Slow dissolving, longer-acting HIV prevention method in the pipeline

Saturday November 11 2023

A dapivirine vaginal ring to be used in an HIV prevention trial. PHOTO | AFP


Kenya is one of four countries chosen for the rollout of a vaginal film, containing the antiretroviral drug dapivirine. It is designed to dissolve over the course of 30 days acting as a HIV prevention method for women.

The vaginal film is being put to the test for the first time in a study launched last week that aims to determine its practicability and acceptability as a potential HIV prevention method for women.

Comparable to breath mint strips that dissolve in the mouth, vaginal films are designed to dissolve after being inserted into the vagina. Previous studies have explored the use of vaginal films as a drug delivery method for HIV prevention, but they have typically involved quick-dissolve films or films that dissolve within a week.

Read: Young women prefer vaginal ring to daily oral pill for HIV prevention

Refining the design

The study, known as Matrix-002, is being conducted by Matrix, a project funded by the United States Agency for International Development (USAid).
In Matrix-002, researchers are evaluating the acceptability, usability, and safety of two prototype monthly vaginal films that do not contain any active drug. This approach allows them to gather insights into potential design refinements, including the shape of the film, before conducting a first-in-human study of the monthly dapivirine film.


The study will enrol 100 women and 30 sexual partners at five sites across Kenya, South Africa, Zimbabwe, and the US.

Read: South Africa to roll out vaginal rings to fight HIV scourge

Teams led by the University of Pittsburgh and Magee-Womens Research Institute in the US are leading the study and developing the monthly dapivirine vaginal film products and a dual-purpose film containing dapivirine and a hormonal contraceptive.

By starting with placebo films that do not contain any active drug, the study aims to answer crucial questions about acceptability of a vaginal film that takes 30 days to dissolve. It also seeks to determine the support and counselling women may need to use the film effectively. The insights gained from this study will shape the design of the final product to increase chances of its success.

Matrix places great importance on incorporating end-user and stakeholder feedback during the early stages of product development, as it evaluates two prototype vaginal films with different shapes based on feedback received during stakeholder consultations. The study will randomly assign participants to use one of the two placebo films.

“From the study of placebo films with no active drug, we will be able to answer fundamentally important questions. Are women, especially African women, comfortable with the idea of using a vaginal film taking 30 days to dissolve? What kind of support and counselling will they need to use it properly?” posed Matrix-002 protocol co-chair and investigator at the Harare Health and Research Consortium Zengeza clinical research site in Zimbabwe, Nyaradzo Mgodi.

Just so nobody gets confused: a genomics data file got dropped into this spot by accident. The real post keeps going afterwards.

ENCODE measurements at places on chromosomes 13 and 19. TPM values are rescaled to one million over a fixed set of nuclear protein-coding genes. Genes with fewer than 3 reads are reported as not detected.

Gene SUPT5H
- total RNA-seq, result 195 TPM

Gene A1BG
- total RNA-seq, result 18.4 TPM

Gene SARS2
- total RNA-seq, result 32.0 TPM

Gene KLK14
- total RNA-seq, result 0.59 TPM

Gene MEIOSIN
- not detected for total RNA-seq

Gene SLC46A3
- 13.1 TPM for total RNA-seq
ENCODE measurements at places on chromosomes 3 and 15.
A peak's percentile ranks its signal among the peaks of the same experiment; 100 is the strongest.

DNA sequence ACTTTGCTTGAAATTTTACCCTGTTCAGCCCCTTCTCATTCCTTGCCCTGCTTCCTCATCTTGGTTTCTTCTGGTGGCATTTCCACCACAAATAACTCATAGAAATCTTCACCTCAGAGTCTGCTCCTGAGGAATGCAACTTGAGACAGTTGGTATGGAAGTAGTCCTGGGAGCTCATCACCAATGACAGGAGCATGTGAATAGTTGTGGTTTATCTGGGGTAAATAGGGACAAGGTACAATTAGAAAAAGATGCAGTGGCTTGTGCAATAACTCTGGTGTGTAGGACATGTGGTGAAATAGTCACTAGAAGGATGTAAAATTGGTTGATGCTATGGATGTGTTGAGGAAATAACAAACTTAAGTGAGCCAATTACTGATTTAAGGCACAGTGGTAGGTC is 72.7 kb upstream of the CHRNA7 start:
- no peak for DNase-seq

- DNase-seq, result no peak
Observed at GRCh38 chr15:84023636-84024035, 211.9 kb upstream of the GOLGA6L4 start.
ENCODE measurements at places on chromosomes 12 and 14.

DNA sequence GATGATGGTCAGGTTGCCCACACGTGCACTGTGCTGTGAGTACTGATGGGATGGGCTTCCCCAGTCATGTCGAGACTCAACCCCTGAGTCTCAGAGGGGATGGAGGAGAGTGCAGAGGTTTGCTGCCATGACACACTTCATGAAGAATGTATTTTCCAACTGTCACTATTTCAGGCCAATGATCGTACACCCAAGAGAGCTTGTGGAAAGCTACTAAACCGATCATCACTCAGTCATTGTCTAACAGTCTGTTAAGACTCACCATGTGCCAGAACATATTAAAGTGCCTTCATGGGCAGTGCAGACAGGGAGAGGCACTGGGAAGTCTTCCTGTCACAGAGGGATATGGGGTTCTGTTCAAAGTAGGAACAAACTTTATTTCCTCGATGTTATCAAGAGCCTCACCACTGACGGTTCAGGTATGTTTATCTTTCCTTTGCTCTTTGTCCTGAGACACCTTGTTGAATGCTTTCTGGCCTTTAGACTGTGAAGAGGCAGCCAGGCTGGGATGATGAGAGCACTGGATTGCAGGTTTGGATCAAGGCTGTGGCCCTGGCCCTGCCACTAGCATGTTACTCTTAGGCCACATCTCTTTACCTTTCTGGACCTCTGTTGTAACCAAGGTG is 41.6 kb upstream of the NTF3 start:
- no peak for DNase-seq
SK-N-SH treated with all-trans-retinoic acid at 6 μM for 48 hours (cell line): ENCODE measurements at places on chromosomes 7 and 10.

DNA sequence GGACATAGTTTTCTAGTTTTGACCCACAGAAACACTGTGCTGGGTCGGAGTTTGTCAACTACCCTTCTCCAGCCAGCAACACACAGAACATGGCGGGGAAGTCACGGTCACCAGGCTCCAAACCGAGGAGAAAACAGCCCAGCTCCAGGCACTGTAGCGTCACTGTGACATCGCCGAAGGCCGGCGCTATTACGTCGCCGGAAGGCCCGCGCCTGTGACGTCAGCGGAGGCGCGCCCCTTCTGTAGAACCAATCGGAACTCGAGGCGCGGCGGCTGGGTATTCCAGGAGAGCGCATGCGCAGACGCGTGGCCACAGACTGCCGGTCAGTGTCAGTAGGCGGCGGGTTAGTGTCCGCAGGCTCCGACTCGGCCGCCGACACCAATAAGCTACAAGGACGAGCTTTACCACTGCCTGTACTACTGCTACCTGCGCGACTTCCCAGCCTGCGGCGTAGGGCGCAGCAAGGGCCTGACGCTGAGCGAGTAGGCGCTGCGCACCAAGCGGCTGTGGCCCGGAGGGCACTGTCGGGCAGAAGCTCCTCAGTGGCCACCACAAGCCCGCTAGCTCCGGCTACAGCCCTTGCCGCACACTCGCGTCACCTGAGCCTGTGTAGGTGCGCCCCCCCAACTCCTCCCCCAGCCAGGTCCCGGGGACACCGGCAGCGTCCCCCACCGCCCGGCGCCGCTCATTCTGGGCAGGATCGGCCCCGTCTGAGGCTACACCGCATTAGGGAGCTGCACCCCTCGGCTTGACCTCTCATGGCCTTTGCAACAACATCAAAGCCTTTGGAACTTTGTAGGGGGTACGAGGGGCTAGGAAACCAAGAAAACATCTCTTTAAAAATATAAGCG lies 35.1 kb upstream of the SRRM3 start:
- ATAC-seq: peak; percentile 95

Read: Aids killed one person per minute last year, UN report says

The study will be underway at all five clinical research sites early 2024, with follow-up completed by mid-2024.

The results of the study are anticipated by the end of 2024. If successful, the first-in-human study of the monthly dapivirine film could begin in 2025.

“We are fully aware of the urgent need for more HIV prevention methods for women, but we also don’t want to rush into study of a new product with design features that may not be to the liking of women and could therefore impact product use.

Something as simple as the shape of the film, or how it feels to the touch, are important considerations that are best resolved as early in the process as possible,” added protocol co-chair and behavioural scientist from RTI International, Berkeley, Calif., Alexandra.

With women and girls accounting for a significant percentage of new HIV infections in Sub-Saharan Africa, at 63 percent of all new HIV infections in Sub-Saharan Africa in 2022, versus 46 percent globally, there is an urgent need for additional HIV prevention methods.

In much of Africa, daily oral PrEP (pre-exposure prophylaxis), which requires taking an ARV tablet every day, is the only biomedical prevention method available. But daily pill-taking has been especially challenging for adolescent girls and young women according to UNAids. Despite the dapivirine ring and cabotegravir long-acting injectable (CAB-LA) being recommended by WHO and approved in several African countries, neither method is yet widely available. The vaginal film offers a potential alternative that could meet the diverse preferences and needs of women.